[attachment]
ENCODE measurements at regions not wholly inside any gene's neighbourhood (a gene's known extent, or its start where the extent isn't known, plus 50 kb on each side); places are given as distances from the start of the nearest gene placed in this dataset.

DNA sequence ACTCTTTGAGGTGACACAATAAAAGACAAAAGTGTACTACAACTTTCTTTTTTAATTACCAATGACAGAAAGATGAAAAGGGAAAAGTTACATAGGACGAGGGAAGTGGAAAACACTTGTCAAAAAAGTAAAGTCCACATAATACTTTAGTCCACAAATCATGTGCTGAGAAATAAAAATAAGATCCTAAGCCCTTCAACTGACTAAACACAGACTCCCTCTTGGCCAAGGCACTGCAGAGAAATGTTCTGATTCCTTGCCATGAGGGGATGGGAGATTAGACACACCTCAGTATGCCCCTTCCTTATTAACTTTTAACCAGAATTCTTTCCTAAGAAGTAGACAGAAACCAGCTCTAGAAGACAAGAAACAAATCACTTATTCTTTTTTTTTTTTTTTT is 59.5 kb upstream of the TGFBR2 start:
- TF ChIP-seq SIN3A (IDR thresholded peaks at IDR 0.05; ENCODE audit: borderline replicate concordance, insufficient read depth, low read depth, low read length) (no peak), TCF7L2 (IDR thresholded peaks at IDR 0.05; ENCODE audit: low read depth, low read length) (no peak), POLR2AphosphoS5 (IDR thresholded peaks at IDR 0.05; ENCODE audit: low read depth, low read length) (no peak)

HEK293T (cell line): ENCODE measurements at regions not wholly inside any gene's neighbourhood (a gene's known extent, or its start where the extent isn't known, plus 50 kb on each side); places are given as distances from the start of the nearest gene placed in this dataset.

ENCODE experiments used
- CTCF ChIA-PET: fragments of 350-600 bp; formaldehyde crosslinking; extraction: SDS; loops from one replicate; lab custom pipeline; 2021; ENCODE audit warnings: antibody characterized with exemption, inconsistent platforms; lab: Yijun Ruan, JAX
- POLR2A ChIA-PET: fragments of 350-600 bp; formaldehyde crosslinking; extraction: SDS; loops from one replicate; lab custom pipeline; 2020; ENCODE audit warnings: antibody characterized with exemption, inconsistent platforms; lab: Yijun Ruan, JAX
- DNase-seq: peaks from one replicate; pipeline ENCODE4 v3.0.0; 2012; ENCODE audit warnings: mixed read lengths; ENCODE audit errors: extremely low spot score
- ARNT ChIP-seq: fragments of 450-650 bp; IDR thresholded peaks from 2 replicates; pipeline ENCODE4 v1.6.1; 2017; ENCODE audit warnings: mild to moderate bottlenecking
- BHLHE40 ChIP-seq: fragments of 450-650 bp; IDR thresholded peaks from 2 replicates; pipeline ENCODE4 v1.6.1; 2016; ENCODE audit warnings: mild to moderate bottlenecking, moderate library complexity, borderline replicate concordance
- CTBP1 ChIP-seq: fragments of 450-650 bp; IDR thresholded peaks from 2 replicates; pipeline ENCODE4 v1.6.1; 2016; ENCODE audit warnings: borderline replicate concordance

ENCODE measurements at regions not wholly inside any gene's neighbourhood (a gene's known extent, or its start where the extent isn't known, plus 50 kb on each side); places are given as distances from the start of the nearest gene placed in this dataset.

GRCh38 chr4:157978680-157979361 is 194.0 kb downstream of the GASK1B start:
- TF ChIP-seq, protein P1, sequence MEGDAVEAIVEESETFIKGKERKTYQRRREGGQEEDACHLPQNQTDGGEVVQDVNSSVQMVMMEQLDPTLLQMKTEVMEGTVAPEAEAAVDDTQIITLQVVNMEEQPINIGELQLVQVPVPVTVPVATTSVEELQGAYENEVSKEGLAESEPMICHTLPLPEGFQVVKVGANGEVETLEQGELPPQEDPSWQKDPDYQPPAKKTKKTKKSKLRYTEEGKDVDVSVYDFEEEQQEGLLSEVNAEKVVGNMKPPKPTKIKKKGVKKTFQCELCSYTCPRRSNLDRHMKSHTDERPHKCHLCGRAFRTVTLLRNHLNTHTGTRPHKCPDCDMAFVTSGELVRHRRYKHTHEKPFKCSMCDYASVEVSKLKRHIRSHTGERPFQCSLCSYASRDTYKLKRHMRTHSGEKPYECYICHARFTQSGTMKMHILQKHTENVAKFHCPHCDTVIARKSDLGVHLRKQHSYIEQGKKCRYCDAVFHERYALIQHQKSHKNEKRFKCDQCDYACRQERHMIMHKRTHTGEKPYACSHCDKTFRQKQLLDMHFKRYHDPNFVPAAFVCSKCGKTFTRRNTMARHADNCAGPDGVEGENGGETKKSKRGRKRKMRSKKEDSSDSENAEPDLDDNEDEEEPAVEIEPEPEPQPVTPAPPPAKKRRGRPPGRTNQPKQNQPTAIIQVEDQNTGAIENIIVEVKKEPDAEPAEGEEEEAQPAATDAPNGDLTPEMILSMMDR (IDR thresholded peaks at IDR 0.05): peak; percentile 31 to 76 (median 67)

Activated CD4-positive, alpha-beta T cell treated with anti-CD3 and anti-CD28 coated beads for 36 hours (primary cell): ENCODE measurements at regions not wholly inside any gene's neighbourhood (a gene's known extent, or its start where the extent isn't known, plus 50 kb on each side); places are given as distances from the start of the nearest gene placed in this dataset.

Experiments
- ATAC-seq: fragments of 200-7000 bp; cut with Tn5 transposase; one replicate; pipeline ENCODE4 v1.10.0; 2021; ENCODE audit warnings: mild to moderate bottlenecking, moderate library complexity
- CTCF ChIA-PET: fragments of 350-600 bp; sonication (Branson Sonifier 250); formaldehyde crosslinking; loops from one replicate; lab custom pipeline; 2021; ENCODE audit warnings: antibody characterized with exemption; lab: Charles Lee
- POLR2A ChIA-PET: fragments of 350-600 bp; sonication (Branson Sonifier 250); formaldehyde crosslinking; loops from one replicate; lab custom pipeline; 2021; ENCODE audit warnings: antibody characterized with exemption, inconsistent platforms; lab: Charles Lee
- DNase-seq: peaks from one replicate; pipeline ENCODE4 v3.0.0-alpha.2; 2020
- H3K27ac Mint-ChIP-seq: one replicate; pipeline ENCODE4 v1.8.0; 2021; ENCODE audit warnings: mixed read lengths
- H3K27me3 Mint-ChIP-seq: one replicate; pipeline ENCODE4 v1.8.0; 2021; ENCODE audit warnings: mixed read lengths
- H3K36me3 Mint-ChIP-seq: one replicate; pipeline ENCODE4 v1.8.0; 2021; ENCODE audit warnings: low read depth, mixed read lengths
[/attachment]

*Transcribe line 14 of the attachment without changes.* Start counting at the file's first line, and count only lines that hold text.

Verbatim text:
- TF ChIP-seq, protein P1, sequence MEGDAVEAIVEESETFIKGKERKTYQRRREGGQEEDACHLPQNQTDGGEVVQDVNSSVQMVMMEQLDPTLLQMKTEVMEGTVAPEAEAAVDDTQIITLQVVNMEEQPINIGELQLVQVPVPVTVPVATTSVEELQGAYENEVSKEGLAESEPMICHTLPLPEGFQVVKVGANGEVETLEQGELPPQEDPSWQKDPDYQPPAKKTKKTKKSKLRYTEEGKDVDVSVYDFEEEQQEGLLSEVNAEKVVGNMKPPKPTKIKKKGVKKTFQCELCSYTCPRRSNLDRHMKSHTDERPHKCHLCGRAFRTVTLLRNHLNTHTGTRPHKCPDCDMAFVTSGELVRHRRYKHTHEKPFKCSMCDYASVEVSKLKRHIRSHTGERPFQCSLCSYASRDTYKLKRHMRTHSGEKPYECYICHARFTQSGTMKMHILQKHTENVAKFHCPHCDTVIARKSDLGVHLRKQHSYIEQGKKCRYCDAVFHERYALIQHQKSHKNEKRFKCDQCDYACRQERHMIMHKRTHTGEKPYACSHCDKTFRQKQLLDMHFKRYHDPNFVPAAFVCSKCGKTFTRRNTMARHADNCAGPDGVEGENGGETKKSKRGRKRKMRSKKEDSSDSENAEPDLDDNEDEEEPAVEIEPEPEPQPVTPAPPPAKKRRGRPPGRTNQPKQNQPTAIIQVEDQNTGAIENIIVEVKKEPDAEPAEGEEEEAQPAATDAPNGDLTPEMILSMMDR (IDR thresholded peaks at IDR 0.05): peak; percentile 31 to 76 (median 67)